We can't lose the dormouse. Lewis Carroll, for one, would never forgive us.

Thinking of nuts and mice . . . can you cope with a nutty memory?

When I was small, and lived in Kent, we had a grove of hazel trees in the garden. You could see them clearly from the bedroom window. Every year, in early autumn, we were visited by a marauding army. They weren't interested in us, they weren't interested in the garden, all they had eyes for were the hazel trees and the ripening cob nuts.
Have you guessed what they were? That's right . . . rats!

They were beautifully well-regulated rats, trooping across the garden in orderly formation straight for the hazel trees. Once there, they shinned swiftly up into the branches where each rat would delicately pick off a single nut. Then, bearing his trophy above his nose, the rat would descend and join the single-file convoy returning to their nest.
Where the nest was, we didn't know. However, one thing was beyond doubt . . . it was a nest stuffed full of our cob nuts!

The rats' forays usually took place in early morning and early evening. I would stand at my bedroom window, watching in fascination . . . hoping that they would leave some for me. I, too, enjoyed the nuts!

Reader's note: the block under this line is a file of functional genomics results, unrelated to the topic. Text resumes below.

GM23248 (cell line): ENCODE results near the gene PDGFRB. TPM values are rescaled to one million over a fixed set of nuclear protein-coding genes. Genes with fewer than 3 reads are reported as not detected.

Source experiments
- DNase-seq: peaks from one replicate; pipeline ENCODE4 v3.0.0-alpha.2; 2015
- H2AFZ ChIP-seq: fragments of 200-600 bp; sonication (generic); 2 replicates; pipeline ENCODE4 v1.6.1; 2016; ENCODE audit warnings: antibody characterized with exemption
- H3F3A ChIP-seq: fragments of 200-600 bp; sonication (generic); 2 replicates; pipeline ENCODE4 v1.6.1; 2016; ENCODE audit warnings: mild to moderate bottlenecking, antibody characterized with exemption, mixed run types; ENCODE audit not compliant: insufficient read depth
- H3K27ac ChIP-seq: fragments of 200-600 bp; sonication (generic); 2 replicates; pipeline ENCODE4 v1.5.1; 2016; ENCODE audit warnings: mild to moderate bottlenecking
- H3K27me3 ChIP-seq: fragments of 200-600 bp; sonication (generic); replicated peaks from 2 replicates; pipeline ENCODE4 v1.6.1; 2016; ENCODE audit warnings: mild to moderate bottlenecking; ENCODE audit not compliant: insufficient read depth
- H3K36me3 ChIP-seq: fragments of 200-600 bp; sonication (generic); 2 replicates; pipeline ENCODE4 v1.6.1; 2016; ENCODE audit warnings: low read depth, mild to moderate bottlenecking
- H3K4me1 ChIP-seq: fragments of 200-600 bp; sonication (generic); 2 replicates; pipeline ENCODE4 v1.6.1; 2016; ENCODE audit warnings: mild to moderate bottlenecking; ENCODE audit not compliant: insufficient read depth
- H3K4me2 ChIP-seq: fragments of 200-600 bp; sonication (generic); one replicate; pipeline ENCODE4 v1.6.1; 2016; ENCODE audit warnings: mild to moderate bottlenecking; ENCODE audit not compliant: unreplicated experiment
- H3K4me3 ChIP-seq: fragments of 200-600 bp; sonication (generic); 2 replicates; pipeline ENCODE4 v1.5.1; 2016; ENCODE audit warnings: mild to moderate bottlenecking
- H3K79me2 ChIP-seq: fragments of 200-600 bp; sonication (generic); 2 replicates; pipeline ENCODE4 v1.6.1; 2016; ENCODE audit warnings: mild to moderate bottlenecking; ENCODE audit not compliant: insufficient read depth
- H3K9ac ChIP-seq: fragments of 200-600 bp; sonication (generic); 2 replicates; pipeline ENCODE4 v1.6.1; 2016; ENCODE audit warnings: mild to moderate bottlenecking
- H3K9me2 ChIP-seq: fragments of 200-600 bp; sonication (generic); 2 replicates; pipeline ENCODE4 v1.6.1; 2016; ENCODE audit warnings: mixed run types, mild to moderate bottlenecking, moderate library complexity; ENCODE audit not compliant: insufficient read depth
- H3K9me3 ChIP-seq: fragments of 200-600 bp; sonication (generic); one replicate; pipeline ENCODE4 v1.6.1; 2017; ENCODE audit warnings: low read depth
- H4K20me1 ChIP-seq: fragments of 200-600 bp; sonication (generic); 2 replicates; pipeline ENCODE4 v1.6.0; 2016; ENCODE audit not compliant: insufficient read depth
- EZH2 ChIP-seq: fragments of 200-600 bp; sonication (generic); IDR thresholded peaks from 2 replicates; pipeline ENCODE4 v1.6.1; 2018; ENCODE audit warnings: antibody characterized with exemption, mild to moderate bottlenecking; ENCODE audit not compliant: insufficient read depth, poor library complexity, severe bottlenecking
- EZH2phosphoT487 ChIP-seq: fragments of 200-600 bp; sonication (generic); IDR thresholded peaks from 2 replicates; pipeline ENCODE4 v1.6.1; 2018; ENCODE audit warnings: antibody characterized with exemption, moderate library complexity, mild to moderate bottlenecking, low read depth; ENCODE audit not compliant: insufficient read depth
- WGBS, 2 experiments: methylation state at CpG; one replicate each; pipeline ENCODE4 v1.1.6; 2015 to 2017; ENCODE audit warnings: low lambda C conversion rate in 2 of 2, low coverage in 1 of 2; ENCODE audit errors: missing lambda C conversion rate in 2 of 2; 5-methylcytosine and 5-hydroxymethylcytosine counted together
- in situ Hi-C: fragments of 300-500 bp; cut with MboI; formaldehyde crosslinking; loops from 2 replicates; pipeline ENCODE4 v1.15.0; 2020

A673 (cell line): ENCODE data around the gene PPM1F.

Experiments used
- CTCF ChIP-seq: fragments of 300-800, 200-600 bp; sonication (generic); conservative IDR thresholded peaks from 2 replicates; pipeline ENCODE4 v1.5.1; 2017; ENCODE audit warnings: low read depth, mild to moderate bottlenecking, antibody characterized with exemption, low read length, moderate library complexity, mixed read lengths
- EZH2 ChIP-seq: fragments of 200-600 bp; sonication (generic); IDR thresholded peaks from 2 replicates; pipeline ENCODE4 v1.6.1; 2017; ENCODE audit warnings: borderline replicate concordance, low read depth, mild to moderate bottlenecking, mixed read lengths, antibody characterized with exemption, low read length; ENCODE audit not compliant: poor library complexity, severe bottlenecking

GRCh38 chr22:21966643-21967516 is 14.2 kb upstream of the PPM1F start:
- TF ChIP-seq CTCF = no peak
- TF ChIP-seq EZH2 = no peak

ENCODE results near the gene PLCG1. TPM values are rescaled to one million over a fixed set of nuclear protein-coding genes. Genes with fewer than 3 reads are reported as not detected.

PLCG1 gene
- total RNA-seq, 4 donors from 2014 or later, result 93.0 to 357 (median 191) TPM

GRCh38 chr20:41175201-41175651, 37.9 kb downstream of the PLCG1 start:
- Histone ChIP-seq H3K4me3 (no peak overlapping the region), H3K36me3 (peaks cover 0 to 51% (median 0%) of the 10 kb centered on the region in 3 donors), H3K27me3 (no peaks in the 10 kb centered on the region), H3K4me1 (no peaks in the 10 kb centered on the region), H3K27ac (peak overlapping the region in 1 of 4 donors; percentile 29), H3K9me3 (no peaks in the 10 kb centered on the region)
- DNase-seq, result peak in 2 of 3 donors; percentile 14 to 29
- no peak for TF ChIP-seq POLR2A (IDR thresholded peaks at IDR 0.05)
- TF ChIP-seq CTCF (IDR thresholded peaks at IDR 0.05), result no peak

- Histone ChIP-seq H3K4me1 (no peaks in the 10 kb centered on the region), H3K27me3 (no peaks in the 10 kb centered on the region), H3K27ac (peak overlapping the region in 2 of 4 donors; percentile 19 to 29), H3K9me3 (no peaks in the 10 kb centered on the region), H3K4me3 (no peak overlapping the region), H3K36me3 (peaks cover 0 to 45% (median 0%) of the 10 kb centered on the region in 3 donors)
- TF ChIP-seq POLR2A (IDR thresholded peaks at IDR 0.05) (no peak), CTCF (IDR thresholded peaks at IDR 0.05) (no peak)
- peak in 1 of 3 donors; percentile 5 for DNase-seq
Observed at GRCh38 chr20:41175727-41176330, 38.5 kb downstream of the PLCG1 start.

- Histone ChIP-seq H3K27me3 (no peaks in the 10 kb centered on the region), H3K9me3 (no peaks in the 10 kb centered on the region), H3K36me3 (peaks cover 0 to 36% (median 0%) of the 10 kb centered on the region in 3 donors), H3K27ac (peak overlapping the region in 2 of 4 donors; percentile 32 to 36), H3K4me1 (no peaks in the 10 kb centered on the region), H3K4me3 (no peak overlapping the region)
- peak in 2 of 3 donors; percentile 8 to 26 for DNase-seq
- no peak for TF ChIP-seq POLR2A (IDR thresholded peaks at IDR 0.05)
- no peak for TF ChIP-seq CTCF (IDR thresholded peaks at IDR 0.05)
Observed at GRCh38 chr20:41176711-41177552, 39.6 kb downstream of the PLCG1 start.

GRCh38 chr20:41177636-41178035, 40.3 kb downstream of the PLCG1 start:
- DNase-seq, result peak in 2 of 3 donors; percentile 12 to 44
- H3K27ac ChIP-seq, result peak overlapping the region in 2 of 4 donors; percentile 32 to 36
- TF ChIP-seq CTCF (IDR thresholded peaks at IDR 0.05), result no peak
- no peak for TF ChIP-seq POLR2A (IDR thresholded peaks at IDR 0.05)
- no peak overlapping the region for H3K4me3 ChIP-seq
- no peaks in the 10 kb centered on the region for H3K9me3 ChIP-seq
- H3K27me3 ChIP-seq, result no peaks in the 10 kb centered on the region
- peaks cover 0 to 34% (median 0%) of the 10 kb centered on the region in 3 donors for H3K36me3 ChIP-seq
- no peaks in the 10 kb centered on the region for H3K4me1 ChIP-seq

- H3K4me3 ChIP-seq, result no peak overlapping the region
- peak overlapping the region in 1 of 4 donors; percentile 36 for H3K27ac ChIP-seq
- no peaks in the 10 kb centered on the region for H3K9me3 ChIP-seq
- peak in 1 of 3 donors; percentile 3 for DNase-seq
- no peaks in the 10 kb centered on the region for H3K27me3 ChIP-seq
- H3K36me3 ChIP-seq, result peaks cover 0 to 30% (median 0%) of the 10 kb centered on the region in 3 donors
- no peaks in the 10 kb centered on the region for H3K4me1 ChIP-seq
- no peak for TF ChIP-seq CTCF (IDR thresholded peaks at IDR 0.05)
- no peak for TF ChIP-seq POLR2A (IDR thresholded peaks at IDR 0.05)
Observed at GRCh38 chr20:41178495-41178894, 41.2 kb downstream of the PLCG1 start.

It must be admitted that, during their period of occupation, the rat army were somewhat possessive about our garden. They regularly sharpened their claws on the gate-posts . . . sat nonchalantly washing their faces on the pathway . . . and often refused to give way to the postman.

But it was all over very quickly. With the last of the nuts came the last of the rats. Where did they spend the rest of the year? I've no idea. But I can personally testify to the fact that the Kentish rats of my youth were very well fed.

PTES need have no worries . . . rats, I feel, are unlikely to become an endangered species!

Sunday, October 11, 2009

The turn of the worm?

Have you a moment to give a little thought to potatoes?
In your opinion, do potatoes taste the same as they did, say, twenty years ago?
I was talking to a friend the other day and he was bemoaning the fact that Jersey potatoes - the early potatoes that he'd enjoyed all his life - had lost their flavour.

Thinking about what he'd said, I remembered discussions I'd heard on the 'Today' programme recently about impoverished soil and the importance of worms.
It's ridiculous, isn't it, how you can fail to see the obvious. Stupid as it may sound, I had never before taken into account how human life on this planet is totally dependent on the health of the soil. We think in terms of the products of the soil, we say that we need bread, and meat, and milk. But, when it comes down to it, what are cattle and sheep other than soil on four legs? Without healthy soil to produce grass there would be no cattle or sheep. Without healthy soil there would be no fruit, no vegetables . . . no us.